Reddit disclosed that it suffered a data breach in June after an attacker compromised the accounts of some of its Reddit’s employees and used the hacked account credentials to steal user data.
The cybercriminal managed to gain access to some Reddit users’ current email addresses and a 2007 database backup that contained account credentials, including usernames, salted and hashed passwords, email addresses, as well as public and private messages. The old database contained user data from when Reddit was launched in 2005 till 2007.
“Although this was a serious attack, the attacker did not gain write access to Reddit systems; they gained read-only access to some systems that contained backup data, source code and other logs,” Reddit said in a statement. “They were not able to alter Reddit information, and we have taken steps since the event to further lock down and rotate all production secrets and API keys, and to enhance our logging and monitoring systems.”
A hacker managed to compromise the accounts of a few Reddit staff members between June 14 and 18. Reddit said that it discovered the attack on June 19. The attacker managed to bypass the Reddit staffers’ SMS-based two-factor authentication.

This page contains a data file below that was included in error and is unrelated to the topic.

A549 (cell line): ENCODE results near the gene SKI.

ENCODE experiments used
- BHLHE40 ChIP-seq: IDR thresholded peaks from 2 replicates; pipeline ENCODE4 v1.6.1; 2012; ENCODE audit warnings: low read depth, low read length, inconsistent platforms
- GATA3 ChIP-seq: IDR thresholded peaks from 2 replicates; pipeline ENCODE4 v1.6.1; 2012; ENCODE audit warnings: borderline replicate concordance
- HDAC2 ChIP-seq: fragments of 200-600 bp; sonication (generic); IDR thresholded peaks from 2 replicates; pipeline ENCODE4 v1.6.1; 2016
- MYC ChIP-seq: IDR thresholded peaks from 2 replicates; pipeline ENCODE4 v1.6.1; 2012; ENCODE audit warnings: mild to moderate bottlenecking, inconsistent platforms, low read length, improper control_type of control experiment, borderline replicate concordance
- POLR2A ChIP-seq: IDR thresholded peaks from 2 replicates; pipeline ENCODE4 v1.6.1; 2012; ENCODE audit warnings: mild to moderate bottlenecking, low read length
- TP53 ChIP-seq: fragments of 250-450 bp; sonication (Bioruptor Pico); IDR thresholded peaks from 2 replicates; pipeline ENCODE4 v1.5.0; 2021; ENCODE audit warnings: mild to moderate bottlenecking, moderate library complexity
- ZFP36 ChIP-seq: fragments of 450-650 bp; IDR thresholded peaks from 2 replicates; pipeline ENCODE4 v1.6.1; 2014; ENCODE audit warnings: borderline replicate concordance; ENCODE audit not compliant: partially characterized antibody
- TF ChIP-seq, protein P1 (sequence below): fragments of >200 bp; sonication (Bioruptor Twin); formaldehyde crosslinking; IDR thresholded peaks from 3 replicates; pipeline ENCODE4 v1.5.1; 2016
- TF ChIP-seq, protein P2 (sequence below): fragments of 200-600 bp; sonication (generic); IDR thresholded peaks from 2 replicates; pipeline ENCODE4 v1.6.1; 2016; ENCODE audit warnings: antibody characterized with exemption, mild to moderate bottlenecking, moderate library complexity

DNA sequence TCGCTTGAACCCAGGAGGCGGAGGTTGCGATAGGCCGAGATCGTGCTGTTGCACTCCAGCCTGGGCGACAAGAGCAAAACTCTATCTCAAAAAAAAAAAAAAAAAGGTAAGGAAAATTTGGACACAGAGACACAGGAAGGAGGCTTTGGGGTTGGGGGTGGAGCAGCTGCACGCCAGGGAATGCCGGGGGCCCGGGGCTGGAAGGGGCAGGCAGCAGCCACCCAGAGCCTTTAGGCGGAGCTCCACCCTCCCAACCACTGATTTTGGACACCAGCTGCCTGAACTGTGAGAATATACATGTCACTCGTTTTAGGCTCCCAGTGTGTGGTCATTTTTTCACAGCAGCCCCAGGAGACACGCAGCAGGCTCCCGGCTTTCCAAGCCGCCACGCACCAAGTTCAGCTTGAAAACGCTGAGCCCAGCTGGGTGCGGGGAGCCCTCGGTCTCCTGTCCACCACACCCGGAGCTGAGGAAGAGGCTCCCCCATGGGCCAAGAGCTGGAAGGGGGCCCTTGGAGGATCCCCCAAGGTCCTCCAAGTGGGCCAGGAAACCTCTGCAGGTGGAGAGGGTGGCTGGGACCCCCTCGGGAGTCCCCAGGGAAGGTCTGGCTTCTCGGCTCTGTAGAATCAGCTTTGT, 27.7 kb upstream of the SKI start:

The attacker also downloaded some logs for Reddit’s email digest feature, which contained email digests sent on June 3 and June 17 2018. The hacker also accessed Reddit’s source code, internal logs, configuration files and other employee workspace files.
Reddit said that it is informing the affected users about the breach and urging users still using 2007 passwords to change their passwords. The site also said that it has reported the issue to law enforcement authorities and is cooperating with their investigation.
Reddit has taken measures to ensure that privileged points of access to its systems are better protected against such attacks. The site has also switched from SMS-based to token-based two factor authentication because they believe that the “root cause” of the incident was an inherent security weakness in SMS-based two-factor authentication.